A Paradigm Shift in Research About Human Nature

In the convening meeting of the Project for the Advancement of our Common Humanity (PACH), Niobe Way encouraged us with the reminder that though we live in a culture that “privileges autonomy or self-sufficiency over relationships, the self over community, and individual interests over the common good” that there is also “a paradigm shift occurring as researchers converge in the recognition that humans are by nature empathic, cooperative, social beings.” We want and need close relationships to thrive as humans, and researchers from across the spectrum of the human sciences are helping us to see through the fog of cultural traditions that have worked to isolate and separate us from each other.

In an Atlantic article announcing the release of Matthew Leiberman’s book, Social: Why Our Brains Are Wired to Connect, Emily Esfahani Smith reviewed a range of the kind of research Way was referencing, research from neuroscience to economics and experimental social science to anthropology. Each reported study concluded that there are immediate benefits to happiness, health, and satisfaction when humans connect with other humans. Together, the research makes a strong case that humans are indeed social animals with drives for connection, much like those for survival.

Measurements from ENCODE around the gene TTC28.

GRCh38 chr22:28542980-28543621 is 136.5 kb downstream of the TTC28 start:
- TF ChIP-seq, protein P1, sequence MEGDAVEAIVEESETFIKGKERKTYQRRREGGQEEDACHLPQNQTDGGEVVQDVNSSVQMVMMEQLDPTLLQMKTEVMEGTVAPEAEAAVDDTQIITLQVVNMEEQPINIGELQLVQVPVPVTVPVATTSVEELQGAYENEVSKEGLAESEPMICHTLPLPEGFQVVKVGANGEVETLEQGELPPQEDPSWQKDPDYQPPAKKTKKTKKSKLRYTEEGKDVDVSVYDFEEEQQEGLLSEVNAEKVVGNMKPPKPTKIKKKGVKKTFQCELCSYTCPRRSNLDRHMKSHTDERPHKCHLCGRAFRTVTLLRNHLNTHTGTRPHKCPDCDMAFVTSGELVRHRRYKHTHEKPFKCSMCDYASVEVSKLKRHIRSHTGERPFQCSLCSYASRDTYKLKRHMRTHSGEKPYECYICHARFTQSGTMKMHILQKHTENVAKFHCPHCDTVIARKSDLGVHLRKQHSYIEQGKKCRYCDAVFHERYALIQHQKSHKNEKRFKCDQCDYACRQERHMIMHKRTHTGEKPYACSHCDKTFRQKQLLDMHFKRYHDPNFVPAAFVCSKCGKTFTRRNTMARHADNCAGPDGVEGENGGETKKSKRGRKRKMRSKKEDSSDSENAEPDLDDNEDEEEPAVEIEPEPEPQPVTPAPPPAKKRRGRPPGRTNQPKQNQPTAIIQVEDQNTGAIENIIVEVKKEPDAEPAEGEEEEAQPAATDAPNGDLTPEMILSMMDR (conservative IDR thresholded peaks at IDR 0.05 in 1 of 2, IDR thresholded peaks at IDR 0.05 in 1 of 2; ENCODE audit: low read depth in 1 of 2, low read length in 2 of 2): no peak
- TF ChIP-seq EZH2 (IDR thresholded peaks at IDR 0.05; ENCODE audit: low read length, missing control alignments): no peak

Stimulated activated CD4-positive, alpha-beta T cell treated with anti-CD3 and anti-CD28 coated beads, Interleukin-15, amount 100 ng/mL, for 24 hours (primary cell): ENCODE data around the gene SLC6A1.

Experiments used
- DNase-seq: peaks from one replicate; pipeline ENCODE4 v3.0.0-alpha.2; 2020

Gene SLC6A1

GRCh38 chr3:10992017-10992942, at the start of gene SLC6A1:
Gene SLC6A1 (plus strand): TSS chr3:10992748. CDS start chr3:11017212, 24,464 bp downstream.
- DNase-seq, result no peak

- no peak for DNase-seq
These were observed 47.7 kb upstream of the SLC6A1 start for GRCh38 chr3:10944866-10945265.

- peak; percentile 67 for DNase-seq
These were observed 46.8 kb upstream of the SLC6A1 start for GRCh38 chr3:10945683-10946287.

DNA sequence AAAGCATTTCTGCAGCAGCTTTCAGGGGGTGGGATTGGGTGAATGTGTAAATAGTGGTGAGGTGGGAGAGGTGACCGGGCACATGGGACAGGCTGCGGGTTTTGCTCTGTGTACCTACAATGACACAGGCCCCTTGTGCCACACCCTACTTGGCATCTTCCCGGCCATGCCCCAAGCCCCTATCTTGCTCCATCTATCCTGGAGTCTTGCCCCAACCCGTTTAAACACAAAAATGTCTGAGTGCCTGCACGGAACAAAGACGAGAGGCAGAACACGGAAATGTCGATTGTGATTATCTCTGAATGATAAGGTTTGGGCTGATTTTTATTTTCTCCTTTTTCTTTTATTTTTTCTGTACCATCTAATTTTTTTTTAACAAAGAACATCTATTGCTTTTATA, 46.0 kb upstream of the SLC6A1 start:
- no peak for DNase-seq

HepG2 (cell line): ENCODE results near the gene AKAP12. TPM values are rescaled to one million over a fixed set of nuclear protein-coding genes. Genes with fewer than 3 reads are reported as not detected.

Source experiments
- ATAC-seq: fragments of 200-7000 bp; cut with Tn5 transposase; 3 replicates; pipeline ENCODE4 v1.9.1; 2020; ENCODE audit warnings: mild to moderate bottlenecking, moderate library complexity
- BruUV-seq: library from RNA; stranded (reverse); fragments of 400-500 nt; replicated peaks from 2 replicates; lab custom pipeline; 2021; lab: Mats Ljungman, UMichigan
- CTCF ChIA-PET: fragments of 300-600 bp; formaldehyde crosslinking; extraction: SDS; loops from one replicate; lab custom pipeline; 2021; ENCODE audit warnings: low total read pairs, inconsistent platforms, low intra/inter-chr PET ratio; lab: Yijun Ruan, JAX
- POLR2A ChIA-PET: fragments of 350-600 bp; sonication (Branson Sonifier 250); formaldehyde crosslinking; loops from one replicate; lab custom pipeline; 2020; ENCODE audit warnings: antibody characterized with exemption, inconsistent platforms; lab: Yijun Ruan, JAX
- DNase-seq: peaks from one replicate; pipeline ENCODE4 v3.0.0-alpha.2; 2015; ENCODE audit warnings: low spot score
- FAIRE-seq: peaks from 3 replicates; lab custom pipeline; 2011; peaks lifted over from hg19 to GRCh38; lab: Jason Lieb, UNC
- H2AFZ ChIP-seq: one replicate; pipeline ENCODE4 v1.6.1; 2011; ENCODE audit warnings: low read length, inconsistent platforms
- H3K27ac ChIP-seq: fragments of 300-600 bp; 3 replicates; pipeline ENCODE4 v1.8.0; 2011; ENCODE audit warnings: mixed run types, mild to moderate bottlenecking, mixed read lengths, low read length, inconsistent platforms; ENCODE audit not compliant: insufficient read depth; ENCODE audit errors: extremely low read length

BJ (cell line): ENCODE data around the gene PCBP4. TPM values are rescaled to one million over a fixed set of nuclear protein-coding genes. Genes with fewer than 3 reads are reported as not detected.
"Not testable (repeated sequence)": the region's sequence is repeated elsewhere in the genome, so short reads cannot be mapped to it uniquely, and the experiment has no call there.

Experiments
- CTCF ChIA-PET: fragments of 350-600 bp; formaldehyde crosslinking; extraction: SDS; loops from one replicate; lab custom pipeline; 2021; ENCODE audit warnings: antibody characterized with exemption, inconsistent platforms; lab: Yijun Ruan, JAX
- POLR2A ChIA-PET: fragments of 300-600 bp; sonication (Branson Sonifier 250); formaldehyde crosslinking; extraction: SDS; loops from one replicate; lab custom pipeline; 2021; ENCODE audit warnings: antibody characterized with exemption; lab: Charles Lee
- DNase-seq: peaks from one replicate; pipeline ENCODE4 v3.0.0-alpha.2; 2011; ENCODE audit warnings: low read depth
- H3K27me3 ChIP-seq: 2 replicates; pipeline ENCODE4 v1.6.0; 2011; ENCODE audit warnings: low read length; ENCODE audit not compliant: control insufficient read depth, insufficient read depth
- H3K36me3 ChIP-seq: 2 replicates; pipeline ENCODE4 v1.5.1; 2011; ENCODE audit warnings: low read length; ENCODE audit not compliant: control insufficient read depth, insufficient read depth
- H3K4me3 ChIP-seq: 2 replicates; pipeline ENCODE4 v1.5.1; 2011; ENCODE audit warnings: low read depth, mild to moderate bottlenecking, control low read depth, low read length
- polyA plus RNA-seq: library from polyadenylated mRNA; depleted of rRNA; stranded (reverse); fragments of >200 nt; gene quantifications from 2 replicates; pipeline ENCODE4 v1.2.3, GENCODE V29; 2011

Smith’s article, Social Connection Makes a Better Brain, is worth a read as a whole. Here are a few highlights:

  •       Matthew Leiberman’s neuroscience research has led him to conclude that when the brain is in a relaxed state it has the same activity as when the brain is actively working out social relationships. He is quoted in the article to report: “The [brain’s] default network directs us to think about other people’s minds—their thoughts, feelings, and goals.” In other words, our brain’s default setting is to focus on social relationships.
  •       Anthropologist Robin Dunbar’s work has led her to the conclusion that the size of humans’ brains is related to our inherent social nature. From an evolutionary standpoint, human ancestors with the brain size closest to ours were also the first to have “division of labor (they worked together to hunt), central campsites, and they may have been the first to bury their dead.”
  •       Leiberman and Naomi Eisenberger have also conducted studies involving the emotion of social rejection and loss in gaming scenarios, concluding: “To the brain, social pain feels a lot like physical pain—a broken heart can feel like a broken leg…The more rejected the participant said he or she felt, the more activity there was in the part of the brain that processes the distress of physical pain.”